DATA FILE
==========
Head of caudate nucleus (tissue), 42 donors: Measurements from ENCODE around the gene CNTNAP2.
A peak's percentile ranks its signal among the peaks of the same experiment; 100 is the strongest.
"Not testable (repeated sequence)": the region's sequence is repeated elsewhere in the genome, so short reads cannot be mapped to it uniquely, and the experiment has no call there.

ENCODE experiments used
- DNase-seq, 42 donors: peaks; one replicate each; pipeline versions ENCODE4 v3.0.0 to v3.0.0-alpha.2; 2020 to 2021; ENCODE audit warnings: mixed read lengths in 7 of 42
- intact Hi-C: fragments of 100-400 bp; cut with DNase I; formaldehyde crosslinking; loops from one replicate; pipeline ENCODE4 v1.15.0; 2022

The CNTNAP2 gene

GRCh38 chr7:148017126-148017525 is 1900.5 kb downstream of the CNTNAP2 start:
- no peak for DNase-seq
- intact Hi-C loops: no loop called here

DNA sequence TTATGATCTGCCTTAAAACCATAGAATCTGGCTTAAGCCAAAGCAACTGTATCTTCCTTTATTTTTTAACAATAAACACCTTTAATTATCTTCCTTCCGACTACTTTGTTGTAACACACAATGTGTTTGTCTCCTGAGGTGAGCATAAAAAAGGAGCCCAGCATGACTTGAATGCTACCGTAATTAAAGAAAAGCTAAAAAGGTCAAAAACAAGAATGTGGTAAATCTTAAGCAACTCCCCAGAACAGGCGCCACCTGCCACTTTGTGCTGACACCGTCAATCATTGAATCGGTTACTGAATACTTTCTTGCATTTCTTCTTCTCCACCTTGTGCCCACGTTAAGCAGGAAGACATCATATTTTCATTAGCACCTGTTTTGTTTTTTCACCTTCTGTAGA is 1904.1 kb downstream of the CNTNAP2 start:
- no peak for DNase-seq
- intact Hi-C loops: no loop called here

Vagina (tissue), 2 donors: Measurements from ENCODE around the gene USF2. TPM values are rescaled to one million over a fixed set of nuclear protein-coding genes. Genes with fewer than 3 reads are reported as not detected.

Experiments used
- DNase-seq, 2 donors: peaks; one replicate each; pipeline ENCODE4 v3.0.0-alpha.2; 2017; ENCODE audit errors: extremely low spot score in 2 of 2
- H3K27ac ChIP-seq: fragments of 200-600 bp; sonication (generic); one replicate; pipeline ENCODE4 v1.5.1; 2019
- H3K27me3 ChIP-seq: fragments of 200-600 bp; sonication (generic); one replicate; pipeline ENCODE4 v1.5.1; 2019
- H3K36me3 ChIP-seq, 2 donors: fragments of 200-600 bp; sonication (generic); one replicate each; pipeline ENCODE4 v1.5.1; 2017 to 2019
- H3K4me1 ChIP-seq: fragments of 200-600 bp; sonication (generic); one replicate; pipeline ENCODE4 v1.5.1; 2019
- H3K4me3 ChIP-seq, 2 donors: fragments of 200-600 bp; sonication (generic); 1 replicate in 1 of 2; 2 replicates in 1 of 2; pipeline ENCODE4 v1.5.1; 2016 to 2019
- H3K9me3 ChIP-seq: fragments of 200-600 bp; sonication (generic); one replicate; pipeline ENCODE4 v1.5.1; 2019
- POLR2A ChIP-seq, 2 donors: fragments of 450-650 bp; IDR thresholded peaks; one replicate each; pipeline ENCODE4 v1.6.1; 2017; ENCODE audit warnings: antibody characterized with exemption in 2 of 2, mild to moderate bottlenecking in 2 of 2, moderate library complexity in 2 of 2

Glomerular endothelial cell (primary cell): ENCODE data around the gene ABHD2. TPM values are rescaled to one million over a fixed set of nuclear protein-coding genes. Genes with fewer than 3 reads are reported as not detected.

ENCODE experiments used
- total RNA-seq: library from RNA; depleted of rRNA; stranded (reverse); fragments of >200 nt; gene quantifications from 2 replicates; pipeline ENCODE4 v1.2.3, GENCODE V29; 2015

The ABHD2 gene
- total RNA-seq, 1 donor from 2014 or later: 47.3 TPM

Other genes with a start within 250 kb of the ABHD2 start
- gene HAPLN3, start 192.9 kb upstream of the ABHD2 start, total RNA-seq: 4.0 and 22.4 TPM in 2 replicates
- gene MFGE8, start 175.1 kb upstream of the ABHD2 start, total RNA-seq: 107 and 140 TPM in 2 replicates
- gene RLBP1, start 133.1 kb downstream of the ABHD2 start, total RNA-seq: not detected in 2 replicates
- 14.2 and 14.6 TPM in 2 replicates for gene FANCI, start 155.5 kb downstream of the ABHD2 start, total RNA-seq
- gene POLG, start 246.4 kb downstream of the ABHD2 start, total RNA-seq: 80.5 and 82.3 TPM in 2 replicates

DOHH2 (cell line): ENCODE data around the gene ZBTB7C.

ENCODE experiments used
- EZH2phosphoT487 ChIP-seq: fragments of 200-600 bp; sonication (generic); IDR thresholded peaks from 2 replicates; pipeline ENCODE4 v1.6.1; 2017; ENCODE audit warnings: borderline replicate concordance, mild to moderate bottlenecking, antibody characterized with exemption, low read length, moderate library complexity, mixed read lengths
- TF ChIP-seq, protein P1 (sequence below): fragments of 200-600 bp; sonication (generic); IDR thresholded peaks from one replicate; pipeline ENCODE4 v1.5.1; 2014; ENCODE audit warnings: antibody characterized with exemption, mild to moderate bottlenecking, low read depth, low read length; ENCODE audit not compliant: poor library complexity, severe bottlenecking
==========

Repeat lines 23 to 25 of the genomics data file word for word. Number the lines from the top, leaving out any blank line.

- POLR2A ChIP-seq, 2 donors: fragments of 450-650 bp; IDR thresholded peaks; one replicate each; pipeline ENCODE4 v1.6.1; 2017; ENCODE audit warnings: antibody characterized with exemption in 2 of 2, mild to moderate bottlenecking in 2 of 2, moderate library complexity in 2 of 2

Glomerular endothelial cell (primary cell): ENCODE data around the gene ABHD2. TPM values are rescaled to one million over a fixed set of nuclear protein-coding genes. Genes with fewer than 3 reads are reported as not detected.

ENCODE experiments used